The Telegraph
Since 1st March, 1999
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Displaced on road with dead

Jan. 3: As wails of those the dead left behind rose from a highway in Kalinga Nagar, a political outcry gathered steam within and without Orissa against industrialisation through land acquisition.

“Naveen Patnaik has killed my son for his steel plant. Why spare me'” asked Nagi Barla, breaking down over the bullet-ridden body of her 25-year-old son, Sudam, laid out on a charpoy that was placed in the middle of the Chandikhol-Duburi road.

Three other bodies, among the 13 killed in clashes triggered by complaints of inadequate compensation for land acquired by the Orissa government for a Tata Steel plant, were also spread out in the same fashion.

The highway, 110 km from Bhubaneswar, is Orissa’s ore lifeline without which the raw material from the Keonjhar mine will not reach plants in the state.

As soon as curfew was lifted today, the tribals blocked the highway at four places.

“We would not give up a square inch of land, be it homestead or agricultural. Naveen should come here and speak to us,” demanded Siddheswara Banara of Masakhia village, keeping a vigil over the four bodies.

The tribals eventually agreed to hand over the bodies for post-mortem after a few Opposition leaders met them. But the road blockade was continuing till late tonight.

The tribals were enraged by revelations that the state government had sold 2,000 acres to the Tatas for Rs 3.35 lakh an acre last year but passed on only Rs 76,000 an acre to the original landowners. The current market rate for an acre here is Rs 5 lakh.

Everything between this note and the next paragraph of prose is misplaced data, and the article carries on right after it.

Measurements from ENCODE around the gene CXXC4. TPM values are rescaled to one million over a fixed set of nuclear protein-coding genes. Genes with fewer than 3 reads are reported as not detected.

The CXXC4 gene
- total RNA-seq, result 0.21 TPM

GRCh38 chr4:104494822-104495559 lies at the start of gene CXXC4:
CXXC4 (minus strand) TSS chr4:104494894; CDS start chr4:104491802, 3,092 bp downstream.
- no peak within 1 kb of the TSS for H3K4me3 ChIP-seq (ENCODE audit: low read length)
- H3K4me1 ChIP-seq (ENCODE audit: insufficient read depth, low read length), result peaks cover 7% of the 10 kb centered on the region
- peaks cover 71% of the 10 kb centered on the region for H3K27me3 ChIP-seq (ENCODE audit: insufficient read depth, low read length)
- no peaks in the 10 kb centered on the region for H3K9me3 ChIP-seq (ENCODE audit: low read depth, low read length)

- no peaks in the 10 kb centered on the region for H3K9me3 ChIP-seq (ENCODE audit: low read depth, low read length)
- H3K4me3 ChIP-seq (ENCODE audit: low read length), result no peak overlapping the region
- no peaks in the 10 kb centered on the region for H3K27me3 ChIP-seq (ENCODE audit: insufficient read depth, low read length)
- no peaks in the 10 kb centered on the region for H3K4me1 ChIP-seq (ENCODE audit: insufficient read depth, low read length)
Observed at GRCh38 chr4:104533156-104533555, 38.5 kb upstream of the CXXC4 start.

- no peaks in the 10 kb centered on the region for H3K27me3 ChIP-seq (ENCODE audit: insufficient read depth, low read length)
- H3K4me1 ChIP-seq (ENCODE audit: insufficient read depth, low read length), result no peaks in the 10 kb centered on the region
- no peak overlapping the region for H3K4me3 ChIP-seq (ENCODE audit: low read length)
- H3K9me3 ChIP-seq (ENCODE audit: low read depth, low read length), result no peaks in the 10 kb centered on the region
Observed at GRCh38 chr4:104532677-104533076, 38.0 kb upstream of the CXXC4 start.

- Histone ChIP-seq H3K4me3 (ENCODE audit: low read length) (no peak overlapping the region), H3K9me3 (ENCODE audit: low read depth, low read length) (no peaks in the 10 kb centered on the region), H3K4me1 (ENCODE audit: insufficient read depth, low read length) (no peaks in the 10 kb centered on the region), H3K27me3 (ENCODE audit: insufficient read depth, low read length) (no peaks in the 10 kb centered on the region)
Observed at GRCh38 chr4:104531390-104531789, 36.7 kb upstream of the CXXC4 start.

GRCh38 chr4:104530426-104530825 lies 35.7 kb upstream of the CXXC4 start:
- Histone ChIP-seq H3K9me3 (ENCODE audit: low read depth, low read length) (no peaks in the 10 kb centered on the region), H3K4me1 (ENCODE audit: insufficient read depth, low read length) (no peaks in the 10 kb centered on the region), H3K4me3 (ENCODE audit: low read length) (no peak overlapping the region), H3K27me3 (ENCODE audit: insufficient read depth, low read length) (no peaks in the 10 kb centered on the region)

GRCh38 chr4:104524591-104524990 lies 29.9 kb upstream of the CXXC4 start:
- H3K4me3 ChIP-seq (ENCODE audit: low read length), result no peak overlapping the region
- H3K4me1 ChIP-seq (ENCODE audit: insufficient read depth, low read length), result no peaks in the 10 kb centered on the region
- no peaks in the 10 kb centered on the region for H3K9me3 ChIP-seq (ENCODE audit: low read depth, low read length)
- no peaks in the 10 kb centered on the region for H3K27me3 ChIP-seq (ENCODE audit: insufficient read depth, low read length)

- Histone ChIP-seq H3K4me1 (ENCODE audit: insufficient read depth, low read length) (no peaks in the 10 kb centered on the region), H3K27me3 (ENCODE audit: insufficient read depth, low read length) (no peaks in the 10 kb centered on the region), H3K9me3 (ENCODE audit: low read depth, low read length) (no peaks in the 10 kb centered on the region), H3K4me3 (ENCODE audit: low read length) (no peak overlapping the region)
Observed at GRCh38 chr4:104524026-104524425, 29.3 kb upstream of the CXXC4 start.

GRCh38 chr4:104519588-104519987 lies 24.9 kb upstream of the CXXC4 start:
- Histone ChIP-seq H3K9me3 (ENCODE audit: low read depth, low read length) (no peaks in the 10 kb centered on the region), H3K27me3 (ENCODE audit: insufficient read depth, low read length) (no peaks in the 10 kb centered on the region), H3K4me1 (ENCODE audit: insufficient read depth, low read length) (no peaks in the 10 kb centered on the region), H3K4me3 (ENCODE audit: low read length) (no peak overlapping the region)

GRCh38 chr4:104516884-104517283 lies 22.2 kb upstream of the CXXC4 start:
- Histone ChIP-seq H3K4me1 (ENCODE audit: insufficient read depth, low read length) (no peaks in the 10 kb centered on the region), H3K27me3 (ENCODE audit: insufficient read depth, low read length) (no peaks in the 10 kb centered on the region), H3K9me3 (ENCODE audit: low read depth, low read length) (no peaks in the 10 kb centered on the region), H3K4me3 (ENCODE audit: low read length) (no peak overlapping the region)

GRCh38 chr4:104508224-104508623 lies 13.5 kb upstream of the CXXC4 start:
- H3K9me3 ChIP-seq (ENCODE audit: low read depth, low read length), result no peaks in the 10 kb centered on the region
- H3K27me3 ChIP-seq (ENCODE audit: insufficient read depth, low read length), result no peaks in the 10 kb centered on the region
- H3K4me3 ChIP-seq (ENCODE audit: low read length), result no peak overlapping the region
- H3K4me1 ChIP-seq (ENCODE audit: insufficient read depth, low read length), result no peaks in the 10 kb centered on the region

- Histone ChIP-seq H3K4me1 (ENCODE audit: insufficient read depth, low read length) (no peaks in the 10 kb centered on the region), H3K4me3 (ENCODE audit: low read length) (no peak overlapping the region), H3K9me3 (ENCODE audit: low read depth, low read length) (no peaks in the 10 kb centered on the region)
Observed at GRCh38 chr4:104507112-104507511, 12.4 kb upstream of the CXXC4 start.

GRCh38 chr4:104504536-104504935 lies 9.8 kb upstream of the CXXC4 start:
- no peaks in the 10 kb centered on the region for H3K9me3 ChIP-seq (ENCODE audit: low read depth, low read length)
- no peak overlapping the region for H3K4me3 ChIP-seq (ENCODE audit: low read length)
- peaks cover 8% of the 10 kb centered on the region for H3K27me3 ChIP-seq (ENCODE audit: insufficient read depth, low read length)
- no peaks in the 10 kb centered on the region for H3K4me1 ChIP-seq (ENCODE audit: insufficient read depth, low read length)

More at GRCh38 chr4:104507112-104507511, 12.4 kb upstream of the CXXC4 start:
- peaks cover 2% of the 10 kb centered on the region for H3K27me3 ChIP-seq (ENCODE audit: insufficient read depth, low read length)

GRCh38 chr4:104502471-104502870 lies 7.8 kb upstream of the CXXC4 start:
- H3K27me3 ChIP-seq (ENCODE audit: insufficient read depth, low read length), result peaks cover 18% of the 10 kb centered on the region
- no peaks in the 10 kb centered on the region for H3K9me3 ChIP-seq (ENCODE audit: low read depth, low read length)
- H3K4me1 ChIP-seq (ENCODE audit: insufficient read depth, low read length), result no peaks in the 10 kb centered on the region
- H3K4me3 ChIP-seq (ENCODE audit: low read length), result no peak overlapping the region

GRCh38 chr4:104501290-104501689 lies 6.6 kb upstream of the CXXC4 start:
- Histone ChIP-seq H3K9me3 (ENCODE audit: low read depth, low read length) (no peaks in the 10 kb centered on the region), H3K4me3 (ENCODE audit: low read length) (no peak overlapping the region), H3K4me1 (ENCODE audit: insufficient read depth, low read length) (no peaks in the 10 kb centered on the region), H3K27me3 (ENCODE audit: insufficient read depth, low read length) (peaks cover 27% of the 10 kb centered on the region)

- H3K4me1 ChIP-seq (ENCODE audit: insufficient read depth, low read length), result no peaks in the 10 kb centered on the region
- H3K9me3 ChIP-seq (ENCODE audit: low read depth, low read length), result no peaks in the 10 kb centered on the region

The Rs 76,000 was meant only for title holders, who account for 20 per cent of the tribals in the area. A job for each displaced family, a home allowance of Rs 50,000 and Rs 5,000 as aid for a temporary shelter were promised, but not many received the assistance, NGO activists said.

“It is easier for the government to escape responsibility by branding the unlettered encroachers and pay a meagre compensation,” an activist said. Such allegations have turned the controversy into a political issue with several parties jumping into the fray and seeking a rethink.

The CPM today demanded a “full-scale review of the policies of allotting industrial projects and mining contracts on the traditional lands of the Adivasi people”. The Congress high command is sending a delegation to Kalinga Nagar.

The Orissa government has ordered a judicial probe into yesterday’s firing.

In Jharkhand ' another state betting big on industrialisation that needs huge tracts of land ' political parties, church leaders and academics warned that the state could witness bloodshed because of the acquisition policy.


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